• Boneset (Eupatorium perfoliatum): toxic (low severity) and bitter; native perennial wildflower, pollinator plant for bees, wasps, butterflies, etc.
    • Solanum dulcamara (bittersweet; deadly nightshade): note–highly toxic
    • Nightshade weeds (other solanum species): generally toxic
    • Daisy fleabane (Erigeron genus): if these are unobstrusive, consider leaving in place–the flowers are moderately attractive and they have anti-insect properties
    • Garlic mustard (Alliaria petiolata)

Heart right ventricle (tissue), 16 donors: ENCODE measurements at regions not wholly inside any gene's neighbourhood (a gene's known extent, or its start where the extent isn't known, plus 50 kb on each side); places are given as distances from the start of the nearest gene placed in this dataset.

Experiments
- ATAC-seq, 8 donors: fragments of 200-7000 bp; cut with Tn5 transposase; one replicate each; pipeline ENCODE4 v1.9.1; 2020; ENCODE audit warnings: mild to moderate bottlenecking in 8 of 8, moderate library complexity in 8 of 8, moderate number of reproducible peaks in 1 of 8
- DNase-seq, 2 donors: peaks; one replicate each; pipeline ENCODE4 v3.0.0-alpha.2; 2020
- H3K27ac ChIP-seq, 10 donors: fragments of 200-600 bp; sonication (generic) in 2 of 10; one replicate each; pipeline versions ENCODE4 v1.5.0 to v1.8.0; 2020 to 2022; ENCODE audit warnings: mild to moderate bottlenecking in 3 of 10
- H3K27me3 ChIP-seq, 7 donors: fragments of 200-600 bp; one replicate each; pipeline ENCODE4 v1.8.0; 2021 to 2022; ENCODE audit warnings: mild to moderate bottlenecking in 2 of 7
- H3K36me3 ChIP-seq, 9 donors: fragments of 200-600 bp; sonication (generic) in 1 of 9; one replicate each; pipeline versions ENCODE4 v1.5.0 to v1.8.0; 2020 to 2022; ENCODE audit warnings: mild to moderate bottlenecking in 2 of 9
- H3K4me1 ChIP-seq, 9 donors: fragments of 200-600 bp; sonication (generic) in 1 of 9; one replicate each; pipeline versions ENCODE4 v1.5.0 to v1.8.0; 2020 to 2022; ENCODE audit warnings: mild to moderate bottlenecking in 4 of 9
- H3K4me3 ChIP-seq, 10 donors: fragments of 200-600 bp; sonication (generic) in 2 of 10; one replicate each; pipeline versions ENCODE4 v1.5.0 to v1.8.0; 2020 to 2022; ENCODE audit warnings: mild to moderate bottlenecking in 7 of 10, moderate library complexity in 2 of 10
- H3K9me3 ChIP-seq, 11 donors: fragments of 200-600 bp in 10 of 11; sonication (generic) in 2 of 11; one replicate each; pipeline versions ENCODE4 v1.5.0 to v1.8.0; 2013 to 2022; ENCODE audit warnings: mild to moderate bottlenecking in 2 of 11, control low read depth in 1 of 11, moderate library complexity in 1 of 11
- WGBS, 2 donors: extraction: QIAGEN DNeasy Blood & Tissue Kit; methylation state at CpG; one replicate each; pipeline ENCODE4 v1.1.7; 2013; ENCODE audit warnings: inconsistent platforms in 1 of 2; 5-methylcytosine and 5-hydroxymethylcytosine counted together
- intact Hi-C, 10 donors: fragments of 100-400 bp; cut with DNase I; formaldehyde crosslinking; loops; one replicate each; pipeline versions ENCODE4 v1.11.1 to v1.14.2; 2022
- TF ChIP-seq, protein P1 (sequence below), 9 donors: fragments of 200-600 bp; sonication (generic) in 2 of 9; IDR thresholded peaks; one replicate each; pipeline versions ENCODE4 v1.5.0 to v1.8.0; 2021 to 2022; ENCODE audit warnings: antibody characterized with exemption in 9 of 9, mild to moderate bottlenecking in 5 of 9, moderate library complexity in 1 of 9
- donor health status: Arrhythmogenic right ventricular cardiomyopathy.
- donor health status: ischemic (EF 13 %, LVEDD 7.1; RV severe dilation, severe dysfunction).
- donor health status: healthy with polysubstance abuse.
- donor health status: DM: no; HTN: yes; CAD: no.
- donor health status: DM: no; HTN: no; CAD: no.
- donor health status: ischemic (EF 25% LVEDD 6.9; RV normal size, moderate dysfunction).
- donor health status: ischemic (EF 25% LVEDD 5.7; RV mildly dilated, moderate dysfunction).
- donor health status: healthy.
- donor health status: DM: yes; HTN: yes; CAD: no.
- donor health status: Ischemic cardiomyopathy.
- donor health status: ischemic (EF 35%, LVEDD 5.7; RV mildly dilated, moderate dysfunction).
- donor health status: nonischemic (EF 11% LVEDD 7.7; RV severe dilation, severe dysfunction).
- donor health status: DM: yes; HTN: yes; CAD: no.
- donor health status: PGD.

• Amaranth (Amaranthus sp.): some are attractive, most are edible and nutritious, but they can quickly become a nuisance if left unchecked
    • Ragweed (Ambrosia artemisifolia): gets out of hand fast, and its pollen is very irritating to allergy sufferers
    • Lambs quarters (Chenopodium album): edible and nutritious, but can become a nuisance
    • Pennsylvania smartweed (persicaria pennsylvanica)
    • Curly dock (Rumex crispus)
    • White clover (Trifolium repens)
    • Red clover (Trifolium pratense)
    • Veronica, persian speedwell (Veronica persica): attractive plant but must be kept in check
    • Ivy (hedera helix): attractive plant but must be kept in check, especially along fence lines where it creates pest harborage.